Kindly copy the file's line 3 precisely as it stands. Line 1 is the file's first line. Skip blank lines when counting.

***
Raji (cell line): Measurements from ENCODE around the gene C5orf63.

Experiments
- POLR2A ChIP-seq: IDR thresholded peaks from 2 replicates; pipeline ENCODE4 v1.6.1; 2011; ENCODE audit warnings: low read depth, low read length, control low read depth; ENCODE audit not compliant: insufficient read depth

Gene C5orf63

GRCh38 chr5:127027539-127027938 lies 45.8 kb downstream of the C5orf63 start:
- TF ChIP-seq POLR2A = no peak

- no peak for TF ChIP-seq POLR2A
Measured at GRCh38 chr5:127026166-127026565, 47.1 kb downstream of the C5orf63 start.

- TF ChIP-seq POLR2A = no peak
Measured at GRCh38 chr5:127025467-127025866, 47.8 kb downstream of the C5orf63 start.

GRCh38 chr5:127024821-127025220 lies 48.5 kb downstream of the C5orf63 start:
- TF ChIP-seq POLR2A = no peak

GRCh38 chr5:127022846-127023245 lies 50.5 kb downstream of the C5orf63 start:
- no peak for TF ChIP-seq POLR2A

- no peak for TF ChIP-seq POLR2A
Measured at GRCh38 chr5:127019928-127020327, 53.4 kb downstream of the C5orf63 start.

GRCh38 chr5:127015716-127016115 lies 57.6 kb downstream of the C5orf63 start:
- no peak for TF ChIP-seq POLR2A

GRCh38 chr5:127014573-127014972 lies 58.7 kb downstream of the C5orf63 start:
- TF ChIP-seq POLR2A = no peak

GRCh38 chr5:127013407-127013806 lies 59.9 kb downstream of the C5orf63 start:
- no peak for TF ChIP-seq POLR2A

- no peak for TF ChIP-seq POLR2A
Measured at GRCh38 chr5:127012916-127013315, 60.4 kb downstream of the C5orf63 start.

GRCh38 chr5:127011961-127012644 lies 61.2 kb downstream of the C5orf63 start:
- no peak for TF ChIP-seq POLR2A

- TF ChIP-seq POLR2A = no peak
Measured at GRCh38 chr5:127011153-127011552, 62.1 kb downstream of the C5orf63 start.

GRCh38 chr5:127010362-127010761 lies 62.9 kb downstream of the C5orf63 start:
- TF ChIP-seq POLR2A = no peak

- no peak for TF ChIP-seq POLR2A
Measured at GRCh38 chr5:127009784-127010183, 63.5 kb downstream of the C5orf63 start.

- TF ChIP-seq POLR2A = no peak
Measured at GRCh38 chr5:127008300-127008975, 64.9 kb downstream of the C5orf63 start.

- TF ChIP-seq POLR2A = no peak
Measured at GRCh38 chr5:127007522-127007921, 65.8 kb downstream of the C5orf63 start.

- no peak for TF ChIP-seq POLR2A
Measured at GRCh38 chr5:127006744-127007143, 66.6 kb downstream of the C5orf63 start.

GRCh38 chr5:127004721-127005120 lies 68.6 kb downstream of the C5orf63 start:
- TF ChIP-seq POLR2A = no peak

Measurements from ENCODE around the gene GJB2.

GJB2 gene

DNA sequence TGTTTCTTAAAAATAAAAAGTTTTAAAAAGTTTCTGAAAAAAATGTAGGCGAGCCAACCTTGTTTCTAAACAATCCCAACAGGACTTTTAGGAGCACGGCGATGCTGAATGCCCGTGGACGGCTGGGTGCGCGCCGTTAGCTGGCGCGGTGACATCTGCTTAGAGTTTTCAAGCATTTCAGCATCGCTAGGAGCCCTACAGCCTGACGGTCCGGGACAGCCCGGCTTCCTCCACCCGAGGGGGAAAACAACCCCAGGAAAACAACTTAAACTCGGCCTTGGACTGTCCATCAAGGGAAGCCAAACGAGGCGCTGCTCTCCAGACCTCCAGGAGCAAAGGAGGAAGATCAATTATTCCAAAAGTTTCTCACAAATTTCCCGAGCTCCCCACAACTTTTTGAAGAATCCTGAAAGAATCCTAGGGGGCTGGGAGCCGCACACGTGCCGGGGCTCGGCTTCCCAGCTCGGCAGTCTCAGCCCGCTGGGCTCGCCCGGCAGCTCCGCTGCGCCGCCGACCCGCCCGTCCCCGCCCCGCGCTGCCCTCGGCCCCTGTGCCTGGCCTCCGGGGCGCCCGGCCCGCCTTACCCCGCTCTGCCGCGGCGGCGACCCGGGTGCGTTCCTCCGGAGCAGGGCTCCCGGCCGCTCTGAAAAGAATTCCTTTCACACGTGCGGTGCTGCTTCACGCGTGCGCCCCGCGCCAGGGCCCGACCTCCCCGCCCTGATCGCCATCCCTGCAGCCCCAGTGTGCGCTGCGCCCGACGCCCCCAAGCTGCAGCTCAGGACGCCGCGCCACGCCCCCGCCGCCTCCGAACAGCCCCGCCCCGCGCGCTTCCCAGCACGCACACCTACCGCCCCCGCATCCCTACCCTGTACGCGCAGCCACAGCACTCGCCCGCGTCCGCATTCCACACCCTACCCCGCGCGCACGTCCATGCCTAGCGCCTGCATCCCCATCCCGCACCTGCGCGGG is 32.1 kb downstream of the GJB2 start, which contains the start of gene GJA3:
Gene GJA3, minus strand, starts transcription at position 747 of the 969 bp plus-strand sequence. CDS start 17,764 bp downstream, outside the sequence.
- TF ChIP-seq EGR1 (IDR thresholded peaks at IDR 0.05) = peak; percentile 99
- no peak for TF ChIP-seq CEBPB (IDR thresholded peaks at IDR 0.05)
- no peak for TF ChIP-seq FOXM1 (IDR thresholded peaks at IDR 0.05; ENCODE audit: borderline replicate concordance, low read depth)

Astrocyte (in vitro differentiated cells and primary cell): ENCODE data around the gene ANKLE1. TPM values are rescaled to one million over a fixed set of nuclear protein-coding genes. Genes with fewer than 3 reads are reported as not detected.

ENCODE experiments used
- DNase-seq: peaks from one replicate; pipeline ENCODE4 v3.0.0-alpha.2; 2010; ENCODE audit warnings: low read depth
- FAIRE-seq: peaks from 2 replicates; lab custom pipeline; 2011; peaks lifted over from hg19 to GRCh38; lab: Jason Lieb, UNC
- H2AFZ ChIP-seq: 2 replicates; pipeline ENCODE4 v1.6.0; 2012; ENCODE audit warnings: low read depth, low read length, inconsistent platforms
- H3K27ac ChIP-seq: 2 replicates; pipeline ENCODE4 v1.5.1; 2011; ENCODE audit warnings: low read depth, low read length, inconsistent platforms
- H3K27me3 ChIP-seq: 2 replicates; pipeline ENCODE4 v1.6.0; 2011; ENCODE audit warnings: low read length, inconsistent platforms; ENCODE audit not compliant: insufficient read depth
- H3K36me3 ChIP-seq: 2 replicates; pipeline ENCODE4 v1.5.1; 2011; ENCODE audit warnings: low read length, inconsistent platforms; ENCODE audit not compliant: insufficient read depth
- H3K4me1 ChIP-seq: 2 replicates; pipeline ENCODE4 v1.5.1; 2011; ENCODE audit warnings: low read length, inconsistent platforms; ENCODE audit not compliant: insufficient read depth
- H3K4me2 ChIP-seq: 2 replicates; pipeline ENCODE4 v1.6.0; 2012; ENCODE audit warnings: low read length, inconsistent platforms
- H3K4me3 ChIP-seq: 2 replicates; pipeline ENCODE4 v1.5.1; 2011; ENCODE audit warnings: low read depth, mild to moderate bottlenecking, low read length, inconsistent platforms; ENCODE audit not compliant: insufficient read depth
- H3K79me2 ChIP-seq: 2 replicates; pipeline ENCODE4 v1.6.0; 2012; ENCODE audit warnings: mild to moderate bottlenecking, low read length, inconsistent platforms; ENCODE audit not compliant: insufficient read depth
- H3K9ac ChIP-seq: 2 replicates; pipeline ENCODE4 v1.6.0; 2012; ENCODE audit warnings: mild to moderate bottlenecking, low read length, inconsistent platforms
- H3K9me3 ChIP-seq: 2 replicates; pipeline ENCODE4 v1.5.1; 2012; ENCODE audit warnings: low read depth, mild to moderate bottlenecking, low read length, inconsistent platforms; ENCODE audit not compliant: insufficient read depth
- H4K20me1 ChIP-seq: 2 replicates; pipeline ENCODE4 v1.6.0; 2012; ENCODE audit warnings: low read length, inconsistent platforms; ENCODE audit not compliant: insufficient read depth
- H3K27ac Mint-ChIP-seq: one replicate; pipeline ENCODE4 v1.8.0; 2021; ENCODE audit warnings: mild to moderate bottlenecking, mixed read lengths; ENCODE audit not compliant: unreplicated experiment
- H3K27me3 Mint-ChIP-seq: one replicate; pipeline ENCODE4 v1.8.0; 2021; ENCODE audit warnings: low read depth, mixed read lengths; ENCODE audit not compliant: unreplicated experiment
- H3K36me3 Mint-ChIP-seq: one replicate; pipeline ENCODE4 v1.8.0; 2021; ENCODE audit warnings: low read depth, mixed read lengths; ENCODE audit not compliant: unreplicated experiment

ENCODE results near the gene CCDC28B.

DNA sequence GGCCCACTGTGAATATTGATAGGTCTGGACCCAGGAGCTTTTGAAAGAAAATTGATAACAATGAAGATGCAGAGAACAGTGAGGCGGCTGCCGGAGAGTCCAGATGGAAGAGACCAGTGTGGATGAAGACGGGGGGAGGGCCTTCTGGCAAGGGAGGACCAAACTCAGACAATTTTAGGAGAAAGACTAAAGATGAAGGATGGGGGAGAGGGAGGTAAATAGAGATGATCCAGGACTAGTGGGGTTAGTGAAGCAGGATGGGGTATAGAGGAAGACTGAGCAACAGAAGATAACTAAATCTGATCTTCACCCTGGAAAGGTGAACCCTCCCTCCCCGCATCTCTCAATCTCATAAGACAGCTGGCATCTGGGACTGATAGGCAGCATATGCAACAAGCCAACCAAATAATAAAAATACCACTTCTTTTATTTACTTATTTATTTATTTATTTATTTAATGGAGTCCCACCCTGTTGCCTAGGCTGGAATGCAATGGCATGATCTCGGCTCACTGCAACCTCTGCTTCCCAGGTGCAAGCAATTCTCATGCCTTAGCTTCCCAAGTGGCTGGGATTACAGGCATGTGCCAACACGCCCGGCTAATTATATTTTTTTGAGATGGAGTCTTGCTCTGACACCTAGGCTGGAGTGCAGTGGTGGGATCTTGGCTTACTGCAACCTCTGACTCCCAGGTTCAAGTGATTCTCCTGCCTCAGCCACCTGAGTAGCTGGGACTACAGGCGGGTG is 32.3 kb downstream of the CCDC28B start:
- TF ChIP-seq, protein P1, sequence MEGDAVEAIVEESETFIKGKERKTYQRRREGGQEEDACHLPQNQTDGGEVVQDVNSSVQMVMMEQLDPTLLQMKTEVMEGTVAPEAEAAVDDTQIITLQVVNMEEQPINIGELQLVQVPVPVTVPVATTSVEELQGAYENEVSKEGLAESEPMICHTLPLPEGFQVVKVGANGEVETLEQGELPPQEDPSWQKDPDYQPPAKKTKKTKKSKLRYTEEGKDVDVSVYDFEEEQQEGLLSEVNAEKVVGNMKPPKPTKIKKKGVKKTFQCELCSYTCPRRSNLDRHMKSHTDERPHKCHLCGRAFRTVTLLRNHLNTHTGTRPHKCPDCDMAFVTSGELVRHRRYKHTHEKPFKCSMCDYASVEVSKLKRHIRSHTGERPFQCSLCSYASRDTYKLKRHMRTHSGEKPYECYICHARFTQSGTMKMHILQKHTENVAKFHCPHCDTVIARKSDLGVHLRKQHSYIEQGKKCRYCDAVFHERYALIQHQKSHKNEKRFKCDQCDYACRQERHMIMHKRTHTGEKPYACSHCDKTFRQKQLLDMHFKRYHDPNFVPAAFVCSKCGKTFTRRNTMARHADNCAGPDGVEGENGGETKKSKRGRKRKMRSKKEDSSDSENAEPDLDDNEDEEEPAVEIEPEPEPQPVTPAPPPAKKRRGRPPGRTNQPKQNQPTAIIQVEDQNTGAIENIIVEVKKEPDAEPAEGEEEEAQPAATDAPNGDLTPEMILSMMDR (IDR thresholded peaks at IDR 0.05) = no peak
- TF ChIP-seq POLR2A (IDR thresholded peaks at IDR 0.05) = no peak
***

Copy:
- POLR2A ChIP-seq: IDR thresholded peaks from 2 replicates; pipeline ENCODE4 v1.6.1; 2011; ENCODE audit warnings: low read depth, low read length, control low read depth; ENCODE audit not compliant: insufficient read depth